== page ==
- Why did the AIC not transition into emergency mode? It was after all a known route to a known and frequent location.
- Why did the driver not think this was an AOP? What would have made him think it was an AOP?
Our conclusion was that the driver assessed correctly but that the AIC froze up and didn’t even consider the possibility of an AOP. Not good. We needed to ask more questions:
- Were such situations covered in any of the team’s training sessions? If so, where and when?
- Did we have sufficient SOPs for such incidents? Were our drivers and agents familiar with them and trained to perform accordingly?
- How could we disseminate this valuable lesson learned to other security drivers and protective agents within the organization?
We concluded that the team’s basic training had not thoroughly covered all relevant possible methods of attack. They weren’t getting enough tactical drills or ongoing training, either. The team’s emergency procedures were not robust enough, hence the lack of transition to emergency mode. And although the AIC did not react, he was actually not at fault: he had not been provided the tools, know-how, or support to enable success in such situations.
These gaps were was immediately rectified across the team. But they would never have been identified without the after-incident process.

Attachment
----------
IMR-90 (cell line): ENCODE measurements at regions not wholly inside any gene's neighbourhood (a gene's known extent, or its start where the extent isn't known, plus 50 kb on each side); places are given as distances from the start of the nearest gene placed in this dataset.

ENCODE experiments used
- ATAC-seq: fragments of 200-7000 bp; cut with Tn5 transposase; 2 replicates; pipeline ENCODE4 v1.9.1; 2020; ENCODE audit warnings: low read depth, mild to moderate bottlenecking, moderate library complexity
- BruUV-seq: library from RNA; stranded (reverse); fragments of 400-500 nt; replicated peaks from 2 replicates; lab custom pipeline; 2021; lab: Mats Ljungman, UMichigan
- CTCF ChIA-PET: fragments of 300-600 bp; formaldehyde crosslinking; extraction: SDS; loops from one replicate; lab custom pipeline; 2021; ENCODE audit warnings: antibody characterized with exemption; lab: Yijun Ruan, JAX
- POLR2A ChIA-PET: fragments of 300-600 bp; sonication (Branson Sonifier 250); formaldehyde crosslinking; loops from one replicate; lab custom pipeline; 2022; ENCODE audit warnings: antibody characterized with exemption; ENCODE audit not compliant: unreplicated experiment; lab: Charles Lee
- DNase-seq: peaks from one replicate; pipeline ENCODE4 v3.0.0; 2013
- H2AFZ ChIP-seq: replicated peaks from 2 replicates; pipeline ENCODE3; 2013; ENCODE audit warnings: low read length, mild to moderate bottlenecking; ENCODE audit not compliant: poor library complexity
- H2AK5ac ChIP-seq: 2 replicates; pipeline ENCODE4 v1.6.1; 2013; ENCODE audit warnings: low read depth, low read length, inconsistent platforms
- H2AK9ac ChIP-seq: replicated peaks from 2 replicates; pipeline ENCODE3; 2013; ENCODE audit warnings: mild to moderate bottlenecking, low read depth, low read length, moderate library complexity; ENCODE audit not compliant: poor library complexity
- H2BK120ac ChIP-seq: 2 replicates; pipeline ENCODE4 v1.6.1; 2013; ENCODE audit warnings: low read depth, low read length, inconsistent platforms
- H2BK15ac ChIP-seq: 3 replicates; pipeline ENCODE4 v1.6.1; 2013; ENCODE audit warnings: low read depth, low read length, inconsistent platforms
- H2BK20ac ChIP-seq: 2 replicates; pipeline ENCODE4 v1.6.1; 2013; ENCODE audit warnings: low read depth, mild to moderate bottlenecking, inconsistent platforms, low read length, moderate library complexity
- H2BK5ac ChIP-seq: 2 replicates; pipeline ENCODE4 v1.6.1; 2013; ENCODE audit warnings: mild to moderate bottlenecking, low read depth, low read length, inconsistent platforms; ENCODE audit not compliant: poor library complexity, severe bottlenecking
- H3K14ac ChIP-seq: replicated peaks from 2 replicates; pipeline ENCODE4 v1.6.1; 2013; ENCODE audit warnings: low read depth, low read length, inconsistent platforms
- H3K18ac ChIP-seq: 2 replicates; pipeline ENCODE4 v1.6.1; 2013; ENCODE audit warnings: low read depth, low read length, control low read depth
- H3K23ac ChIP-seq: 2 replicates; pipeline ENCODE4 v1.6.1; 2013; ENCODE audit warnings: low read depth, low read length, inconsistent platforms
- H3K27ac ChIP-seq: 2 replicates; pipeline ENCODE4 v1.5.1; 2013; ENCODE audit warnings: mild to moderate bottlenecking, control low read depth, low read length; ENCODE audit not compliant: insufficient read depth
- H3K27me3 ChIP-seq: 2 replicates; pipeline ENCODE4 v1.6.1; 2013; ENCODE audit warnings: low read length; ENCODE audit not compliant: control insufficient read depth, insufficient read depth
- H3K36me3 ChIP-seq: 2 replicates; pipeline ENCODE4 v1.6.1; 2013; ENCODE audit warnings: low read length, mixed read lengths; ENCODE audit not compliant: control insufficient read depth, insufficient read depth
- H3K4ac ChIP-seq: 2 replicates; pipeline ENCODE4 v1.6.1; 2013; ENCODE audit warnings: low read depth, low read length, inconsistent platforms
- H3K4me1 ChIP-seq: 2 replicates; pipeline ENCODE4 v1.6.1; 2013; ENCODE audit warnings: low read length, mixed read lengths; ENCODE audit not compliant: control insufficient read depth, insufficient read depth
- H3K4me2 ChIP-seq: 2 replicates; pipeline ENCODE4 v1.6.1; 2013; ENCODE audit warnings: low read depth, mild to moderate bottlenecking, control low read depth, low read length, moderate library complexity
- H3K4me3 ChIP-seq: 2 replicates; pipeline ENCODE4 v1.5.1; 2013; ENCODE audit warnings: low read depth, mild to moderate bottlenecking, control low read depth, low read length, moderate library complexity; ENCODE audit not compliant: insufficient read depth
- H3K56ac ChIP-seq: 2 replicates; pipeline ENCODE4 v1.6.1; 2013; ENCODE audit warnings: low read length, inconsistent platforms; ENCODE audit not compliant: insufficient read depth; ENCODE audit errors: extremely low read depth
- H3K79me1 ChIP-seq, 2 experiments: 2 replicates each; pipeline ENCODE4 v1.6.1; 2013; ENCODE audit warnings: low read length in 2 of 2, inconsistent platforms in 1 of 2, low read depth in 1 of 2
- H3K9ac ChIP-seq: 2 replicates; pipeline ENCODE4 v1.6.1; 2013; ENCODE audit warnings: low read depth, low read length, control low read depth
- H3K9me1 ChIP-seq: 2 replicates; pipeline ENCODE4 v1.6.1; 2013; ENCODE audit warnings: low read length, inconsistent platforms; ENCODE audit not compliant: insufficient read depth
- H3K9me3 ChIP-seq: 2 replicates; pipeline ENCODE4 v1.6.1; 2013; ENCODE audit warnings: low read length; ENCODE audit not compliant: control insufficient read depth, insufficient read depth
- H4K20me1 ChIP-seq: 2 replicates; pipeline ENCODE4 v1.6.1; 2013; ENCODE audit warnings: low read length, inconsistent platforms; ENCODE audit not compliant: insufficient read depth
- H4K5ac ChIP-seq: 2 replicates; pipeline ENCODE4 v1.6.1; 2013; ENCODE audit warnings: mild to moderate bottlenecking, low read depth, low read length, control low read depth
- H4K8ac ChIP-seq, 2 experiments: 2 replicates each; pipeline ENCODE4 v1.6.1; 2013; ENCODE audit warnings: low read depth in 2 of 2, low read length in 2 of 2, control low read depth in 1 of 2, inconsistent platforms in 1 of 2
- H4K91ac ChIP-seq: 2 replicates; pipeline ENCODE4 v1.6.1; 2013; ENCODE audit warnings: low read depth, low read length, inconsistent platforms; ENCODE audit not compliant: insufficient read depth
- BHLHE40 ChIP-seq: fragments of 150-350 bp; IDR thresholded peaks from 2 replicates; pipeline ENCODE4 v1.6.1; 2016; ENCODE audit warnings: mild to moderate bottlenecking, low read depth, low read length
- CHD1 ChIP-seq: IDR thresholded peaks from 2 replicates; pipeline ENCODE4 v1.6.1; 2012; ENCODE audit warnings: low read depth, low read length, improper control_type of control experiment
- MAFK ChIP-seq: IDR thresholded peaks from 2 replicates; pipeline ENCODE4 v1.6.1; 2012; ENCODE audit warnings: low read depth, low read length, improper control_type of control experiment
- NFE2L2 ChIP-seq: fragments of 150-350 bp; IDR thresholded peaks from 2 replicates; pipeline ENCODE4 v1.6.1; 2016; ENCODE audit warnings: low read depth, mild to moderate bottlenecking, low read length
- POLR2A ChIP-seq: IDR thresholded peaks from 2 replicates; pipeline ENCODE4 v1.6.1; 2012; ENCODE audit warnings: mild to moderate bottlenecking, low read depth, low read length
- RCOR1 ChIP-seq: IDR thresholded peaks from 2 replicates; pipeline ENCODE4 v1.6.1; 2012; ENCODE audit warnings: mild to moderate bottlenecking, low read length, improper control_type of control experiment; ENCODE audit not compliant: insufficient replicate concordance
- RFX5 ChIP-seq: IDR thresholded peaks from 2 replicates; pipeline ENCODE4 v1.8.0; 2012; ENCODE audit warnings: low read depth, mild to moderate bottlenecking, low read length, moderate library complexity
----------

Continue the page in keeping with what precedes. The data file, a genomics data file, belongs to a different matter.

Lesson learned from the lessons learned
We believe there are several takeaways here for protective security teams and for all of us in the industry.
For one thing, we can’t pat ourselves on the back just because nothing happens to the principal. To keep complacency at bay we need to test ourselves, challenge ourselves, red team ourselves. Good enough security is only good enough until it isn’t. Unless we’re proactively evaluating tactical readiness, we just don’t know how ready we are.
For another, we need to dedicate ourselves to continual improvement and career-long learning. As we’ve said many times before, in executive protection, you’re only as good as your last detail. And if you don’t learn as you go, that detail might be your last. Like it or not, we simply have to learn from every incident that disrupts the status quo.
Whether we’re protecting guests at an event, people at a fixed site, or individuals on the move, every incident should be investigated rapidly and professionally. Every incident must be taken seriously and treated as a learning opportunity – for individuals, teams and all of us in the industry. Otherwise we don’t really know the difference between operational readiness and dumb luck.